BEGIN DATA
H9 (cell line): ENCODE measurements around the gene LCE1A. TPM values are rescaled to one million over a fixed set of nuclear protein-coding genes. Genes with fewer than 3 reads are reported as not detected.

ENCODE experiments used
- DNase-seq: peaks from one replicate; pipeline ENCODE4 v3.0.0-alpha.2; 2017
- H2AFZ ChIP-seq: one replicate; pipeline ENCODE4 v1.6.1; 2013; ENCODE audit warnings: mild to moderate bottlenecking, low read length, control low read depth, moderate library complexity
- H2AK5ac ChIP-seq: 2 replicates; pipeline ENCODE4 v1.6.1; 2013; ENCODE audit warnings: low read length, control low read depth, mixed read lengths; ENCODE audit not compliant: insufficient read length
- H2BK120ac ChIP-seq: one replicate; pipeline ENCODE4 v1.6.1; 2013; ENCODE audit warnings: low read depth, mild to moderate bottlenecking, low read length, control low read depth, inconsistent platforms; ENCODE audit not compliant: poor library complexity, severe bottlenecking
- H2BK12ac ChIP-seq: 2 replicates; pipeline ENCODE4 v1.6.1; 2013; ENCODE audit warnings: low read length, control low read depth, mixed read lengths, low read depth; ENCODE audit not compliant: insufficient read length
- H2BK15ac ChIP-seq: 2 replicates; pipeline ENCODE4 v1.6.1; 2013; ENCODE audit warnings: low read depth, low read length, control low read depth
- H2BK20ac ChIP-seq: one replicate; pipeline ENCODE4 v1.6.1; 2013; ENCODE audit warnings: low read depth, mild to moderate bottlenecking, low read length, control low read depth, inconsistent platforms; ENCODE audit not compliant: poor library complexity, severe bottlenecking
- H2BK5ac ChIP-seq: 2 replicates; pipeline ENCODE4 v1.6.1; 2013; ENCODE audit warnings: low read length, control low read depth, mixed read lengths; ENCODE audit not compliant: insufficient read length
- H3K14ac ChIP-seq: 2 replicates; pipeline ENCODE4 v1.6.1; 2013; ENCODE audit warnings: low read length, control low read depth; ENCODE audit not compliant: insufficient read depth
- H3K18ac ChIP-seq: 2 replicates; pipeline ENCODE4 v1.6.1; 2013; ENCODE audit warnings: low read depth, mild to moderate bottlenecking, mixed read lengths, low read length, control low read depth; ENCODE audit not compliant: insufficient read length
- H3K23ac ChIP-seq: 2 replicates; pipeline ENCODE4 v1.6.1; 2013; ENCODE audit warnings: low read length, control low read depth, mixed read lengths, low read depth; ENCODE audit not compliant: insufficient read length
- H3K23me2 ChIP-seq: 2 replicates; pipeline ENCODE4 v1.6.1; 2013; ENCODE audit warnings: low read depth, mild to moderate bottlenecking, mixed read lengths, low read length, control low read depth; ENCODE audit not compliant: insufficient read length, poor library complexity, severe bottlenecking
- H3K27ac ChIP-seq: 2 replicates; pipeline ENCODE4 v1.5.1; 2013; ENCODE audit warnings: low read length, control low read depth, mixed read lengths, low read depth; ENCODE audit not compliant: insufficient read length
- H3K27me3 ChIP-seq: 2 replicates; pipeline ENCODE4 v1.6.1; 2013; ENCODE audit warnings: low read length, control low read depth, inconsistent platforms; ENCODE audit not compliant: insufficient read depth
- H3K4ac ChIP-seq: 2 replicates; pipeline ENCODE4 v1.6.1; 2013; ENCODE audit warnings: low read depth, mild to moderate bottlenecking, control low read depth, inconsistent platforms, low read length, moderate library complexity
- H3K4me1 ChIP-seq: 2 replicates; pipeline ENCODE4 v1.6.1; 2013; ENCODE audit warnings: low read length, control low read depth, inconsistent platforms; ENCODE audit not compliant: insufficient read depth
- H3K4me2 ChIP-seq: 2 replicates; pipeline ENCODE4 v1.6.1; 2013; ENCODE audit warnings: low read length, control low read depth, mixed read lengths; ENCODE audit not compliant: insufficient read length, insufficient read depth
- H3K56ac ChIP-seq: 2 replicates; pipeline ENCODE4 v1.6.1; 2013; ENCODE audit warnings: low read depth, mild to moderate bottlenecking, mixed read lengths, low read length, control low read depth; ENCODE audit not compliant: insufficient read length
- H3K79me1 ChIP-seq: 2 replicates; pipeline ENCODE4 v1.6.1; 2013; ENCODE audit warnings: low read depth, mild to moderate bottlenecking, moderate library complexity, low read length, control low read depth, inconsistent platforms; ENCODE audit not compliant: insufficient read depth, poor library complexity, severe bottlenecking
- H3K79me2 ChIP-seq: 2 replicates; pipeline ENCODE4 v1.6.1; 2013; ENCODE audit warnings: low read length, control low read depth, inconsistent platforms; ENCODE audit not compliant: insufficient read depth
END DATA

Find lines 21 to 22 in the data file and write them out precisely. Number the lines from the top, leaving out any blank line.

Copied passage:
- H3K79me1 ChIP-seq: 2 replicates; pipeline ENCODE4 v1.6.1; 2013; ENCODE audit warnings: low read depth, mild to moderate bottlenecking, moderate library complexity, low read length, control low read depth, inconsistent platforms; ENCODE audit not compliant: insufficient read depth, poor library complexity, severe bottlenecking
- H3K79me2 ChIP-seq: 2 replicates; pipeline ENCODE4 v1.6.1; 2013; ENCODE audit warnings: low read length, control low read depth, inconsistent platforms; ENCODE audit not compliant: insufficient read depth